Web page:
Cornelio Saavedra

"These, Sir, are the only words which left my mouth on this matter. I protest therefore, as I have since my arrest, against the violation of my individual liberty, the violation of my person and the rights which attach thereto, in particular as King of Araucania and Patagonia, and finally I protest the violation of the rights of the people, the natural rights which they have by birth, rights which they can use and dispose of as they see fit.

"Now the Indians of Araucania and Patagonia have freely proclaimed me their king and have adopted my flag of blue, white and green. We have made, the one and the other, only what we have the right to make. The Araucanians and Patagonians conferred upon me power, and I have accepted it.

"Chile has never had any right to these two countries, neither by conquest, or by voluntary submission; their laws have never been recognized there, therefore I am unable to violate them, either directly or indirectly.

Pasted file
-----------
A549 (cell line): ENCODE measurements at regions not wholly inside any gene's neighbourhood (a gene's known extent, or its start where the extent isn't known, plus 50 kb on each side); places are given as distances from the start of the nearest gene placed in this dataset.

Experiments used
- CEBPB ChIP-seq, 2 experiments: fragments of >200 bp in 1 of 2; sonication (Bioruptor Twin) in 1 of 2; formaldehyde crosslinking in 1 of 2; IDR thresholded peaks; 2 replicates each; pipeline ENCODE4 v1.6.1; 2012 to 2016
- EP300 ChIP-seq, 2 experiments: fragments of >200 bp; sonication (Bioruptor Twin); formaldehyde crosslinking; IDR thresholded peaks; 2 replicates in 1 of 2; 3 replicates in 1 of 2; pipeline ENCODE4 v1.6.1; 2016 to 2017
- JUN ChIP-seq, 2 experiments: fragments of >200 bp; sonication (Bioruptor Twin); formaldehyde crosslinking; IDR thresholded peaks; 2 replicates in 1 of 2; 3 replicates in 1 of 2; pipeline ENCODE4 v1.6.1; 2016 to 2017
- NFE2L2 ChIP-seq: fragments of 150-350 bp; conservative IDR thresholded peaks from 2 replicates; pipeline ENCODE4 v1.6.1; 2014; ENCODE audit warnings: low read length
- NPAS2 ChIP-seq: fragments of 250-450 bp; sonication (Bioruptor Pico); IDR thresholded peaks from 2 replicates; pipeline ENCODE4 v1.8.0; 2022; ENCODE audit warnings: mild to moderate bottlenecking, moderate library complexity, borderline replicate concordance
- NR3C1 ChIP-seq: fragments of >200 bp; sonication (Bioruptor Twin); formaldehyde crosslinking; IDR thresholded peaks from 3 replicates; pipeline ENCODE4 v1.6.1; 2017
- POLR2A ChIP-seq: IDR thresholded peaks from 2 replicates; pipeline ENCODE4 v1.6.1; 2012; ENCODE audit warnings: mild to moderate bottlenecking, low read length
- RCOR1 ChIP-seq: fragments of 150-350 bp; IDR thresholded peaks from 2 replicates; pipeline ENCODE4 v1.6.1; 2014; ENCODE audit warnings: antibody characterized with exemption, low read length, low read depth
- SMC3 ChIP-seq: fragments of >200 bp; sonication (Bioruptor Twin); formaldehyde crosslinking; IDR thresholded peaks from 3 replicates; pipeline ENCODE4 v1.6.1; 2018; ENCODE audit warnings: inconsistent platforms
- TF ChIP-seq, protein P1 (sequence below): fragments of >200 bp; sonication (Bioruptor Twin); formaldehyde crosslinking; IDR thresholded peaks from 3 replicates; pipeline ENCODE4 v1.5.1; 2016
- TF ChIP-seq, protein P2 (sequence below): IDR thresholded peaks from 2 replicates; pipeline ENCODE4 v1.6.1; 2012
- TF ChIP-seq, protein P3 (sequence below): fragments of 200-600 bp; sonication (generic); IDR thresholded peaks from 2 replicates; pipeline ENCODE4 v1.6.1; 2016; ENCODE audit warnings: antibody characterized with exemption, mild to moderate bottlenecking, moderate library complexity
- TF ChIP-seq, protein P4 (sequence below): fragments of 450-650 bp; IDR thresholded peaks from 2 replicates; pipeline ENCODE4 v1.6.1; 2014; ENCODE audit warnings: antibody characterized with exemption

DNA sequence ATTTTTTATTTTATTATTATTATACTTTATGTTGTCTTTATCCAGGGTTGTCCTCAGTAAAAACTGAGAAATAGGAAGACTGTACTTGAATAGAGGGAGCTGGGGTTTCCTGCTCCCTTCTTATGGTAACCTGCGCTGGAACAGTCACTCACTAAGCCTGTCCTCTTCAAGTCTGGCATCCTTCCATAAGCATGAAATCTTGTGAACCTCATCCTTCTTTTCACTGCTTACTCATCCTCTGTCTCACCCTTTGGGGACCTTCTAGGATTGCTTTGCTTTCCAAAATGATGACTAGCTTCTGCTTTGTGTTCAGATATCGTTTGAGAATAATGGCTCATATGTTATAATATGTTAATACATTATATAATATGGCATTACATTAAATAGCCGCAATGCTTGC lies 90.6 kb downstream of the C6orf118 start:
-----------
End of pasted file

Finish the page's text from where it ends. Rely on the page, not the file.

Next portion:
"The Chilean government has recognized publicly and solemnly the independence of Araucania: it formed projects and drew up plans of conquest. Did it plan to conquer what was already its own? -- And what of the frontiers between Chile and Araucania: do these not signify the limits of Chile?

"All the writings concerning Araucania serve only to recognize and consecrate its independence. There is not a single Chilean who, in a conversation, could not be lead to such a recognition. But the Chilean government argues from its constitution: there it is written purely and simply that Araucania belongs to Chile. Agreed, but this article of the constitution is only a dead letter, since Araucania does not adhere to it, and Chile cannot make it adhere by force.

"Thus the Araucanians and Patagonians had the right to name me their king, and I had the right to accept, for myself and my family, the power which they conferred upon me, they who no nation had the power to stop."

* III *